Then last season he was traded to the Royals and became a spot starter.

    The Royals expect the 23-year old O'Sullivan to lower his career 5.57 ERA as he takes over full-time as the fifth starter.

24. Josh Tomlin, Indians

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    ANAHEIM, CA - SEPTEMBER 08:  Josh Tomlin #43 of the Cleveland Indians throws a pitch against the Los Angeles Angels of Anaheim on September 8, 2010 at Angel Stadium in Anaheim, California.  (Photo by Stephen Dunn/Getty Images)
    Stephen Dunn/Getty Images

    As a 25-year old rookie, Josh Tomlin showed some flashes of greatness for the Cleveland Indians.

    He went 6-4 and posted a 4.56 ERA. The Texas Tech product needs to go deeper into games to rank higher on this list, although he did go the distance in one contest in 2010.

23. Vin Mazzaro, Royals

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    ARLINGTON, TX - JULY 29:  Vin Mazzaro #54 of the Oakland Athletics throws against the Texas Rangers on July 29, 2010 at Rangers Ballpark in Arlington, Texas.  (Photo by Ronald Martinez/Getty Images)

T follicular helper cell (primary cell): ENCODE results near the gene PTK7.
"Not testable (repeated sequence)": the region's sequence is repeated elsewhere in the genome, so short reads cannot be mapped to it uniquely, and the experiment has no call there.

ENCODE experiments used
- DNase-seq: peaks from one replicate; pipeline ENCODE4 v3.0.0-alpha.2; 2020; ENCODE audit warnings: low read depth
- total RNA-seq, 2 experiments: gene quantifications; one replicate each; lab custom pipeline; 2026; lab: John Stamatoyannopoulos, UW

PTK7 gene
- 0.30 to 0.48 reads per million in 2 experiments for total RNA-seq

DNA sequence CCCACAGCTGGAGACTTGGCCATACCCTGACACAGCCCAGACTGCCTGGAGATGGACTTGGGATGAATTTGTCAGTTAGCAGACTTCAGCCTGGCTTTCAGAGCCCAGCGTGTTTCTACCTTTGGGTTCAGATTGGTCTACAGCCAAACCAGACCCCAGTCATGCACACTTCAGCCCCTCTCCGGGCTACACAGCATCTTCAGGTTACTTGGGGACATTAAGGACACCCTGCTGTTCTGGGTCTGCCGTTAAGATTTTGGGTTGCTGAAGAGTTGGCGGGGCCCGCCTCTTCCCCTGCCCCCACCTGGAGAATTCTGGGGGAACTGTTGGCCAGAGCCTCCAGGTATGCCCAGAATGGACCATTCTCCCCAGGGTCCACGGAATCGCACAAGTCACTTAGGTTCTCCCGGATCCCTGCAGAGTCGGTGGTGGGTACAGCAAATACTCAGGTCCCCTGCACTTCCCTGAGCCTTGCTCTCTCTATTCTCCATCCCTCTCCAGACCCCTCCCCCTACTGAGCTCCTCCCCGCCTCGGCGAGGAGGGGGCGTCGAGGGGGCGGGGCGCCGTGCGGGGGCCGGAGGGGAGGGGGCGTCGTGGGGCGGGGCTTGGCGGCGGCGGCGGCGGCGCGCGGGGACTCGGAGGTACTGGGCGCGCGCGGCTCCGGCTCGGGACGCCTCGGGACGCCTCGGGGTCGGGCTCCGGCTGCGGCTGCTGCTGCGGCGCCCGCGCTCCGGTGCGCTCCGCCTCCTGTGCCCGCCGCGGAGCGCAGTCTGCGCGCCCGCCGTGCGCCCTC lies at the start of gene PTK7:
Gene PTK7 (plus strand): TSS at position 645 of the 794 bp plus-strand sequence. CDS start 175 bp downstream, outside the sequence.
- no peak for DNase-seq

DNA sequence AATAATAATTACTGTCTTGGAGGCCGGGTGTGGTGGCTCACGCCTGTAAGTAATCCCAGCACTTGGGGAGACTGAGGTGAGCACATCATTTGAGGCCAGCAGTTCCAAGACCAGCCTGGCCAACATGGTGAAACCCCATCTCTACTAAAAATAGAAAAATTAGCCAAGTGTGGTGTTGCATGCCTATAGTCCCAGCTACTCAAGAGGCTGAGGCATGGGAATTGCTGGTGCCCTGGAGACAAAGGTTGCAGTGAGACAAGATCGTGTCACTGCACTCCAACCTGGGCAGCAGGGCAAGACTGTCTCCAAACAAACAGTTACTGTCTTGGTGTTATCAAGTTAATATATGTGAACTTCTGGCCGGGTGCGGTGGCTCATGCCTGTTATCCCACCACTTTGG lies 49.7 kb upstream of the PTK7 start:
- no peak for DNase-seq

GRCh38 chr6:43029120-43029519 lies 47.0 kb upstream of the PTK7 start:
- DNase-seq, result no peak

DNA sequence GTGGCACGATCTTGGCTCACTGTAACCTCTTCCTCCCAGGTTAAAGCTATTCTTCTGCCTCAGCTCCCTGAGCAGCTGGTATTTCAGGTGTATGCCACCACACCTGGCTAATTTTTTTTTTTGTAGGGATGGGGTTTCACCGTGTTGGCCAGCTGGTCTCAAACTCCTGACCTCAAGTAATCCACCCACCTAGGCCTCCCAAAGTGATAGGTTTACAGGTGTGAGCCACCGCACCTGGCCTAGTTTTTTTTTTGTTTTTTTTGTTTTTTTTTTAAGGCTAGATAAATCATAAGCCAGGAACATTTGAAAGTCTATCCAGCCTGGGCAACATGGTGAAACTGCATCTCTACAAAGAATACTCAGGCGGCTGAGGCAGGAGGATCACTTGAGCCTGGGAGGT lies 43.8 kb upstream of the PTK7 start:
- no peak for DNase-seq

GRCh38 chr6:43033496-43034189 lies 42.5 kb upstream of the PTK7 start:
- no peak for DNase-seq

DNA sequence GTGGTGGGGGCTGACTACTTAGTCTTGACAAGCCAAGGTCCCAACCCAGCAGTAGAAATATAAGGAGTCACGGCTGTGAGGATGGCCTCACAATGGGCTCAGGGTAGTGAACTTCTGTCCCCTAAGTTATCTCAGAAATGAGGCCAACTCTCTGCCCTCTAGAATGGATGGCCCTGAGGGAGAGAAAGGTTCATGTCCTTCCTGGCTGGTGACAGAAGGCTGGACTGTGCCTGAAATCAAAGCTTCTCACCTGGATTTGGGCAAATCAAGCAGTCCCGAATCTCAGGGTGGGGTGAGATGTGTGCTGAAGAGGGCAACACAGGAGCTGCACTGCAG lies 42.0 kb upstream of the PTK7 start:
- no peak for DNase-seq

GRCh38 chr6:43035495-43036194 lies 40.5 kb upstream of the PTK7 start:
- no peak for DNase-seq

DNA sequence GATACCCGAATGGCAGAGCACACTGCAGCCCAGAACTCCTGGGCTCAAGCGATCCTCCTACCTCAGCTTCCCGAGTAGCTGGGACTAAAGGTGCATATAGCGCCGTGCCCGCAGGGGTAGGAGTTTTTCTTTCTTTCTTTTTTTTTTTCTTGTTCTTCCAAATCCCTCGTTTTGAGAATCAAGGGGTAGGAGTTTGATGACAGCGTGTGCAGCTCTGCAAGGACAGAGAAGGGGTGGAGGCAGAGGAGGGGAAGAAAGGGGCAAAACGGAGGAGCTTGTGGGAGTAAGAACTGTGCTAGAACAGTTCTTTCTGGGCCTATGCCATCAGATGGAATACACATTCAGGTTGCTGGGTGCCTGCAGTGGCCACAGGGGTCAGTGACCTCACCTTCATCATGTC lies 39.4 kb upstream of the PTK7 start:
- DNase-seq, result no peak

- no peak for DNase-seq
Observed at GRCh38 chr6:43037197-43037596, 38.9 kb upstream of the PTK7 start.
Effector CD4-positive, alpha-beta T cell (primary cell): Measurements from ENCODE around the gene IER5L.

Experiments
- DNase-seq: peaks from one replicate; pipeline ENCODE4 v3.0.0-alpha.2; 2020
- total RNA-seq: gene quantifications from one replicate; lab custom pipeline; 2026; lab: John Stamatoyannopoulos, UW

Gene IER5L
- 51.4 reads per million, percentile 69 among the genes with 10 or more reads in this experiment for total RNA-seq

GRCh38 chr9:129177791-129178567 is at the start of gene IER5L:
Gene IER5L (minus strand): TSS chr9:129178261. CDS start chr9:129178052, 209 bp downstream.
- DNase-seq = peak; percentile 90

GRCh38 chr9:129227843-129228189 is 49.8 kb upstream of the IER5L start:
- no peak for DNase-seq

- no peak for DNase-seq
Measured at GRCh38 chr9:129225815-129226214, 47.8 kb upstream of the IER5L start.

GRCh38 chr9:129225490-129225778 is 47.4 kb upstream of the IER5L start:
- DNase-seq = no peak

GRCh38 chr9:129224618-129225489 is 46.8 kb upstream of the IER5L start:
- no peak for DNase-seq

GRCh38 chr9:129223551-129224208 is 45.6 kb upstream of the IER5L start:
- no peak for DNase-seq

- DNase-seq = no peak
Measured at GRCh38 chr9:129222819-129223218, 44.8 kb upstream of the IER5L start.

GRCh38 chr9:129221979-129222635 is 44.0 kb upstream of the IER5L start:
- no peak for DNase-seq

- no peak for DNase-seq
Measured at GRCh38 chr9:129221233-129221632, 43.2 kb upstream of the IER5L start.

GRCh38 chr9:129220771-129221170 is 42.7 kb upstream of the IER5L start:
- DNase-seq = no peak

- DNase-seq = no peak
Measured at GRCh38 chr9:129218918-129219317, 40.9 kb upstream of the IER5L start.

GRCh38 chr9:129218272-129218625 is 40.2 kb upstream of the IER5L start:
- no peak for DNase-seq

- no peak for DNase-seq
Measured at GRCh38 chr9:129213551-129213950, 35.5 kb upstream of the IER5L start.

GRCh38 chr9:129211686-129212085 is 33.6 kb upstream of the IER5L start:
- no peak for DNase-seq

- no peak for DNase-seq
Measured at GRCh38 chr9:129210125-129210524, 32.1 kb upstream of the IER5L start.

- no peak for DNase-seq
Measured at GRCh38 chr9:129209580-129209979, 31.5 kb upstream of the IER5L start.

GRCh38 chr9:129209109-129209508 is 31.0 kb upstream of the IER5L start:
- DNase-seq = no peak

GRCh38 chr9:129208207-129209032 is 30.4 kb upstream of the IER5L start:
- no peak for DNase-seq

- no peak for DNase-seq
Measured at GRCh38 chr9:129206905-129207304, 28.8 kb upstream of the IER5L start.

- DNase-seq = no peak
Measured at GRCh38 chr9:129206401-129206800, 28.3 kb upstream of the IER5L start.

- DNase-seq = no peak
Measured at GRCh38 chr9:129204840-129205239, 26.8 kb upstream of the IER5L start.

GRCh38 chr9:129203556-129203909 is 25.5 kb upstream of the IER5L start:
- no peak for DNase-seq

Ronald Martinez/Getty Images

    Vin Mazzaro joins the Kansas City Royals as their fourth starter entering their 2011 campaign.

    The 6'3", 210-pound Mazzaro showed potential by going 6-8 with a decent 4.25 ERA for the Oakland Athletics.

    Involved in the David DeJesus trade, Mazzaro needs to improve upon his career WHIP of 1.57 to find success in KCMO, and in lowering that clip he will find success.

    He is my pick for surprise starter of the AL Central, despite being ranked 23rd out of 25th on this list.

    The sky is the limit for this hard-throwing righty.

22. Phil Coke, Tigers

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    NEW YORK - JUNE 23: Phil Coke of the Detroit Tigers pitches against the New York Mets at Citi Field on June 23, 2010 in the Flushing neighborhood of the Queens borough of New York City.  (Photo by Nick Laham/Getty Images)
    Nick Laham/Getty Images

    Phil Coke played the 2010 season as a key reliever in the Tigers' bullpen, holding 17 games.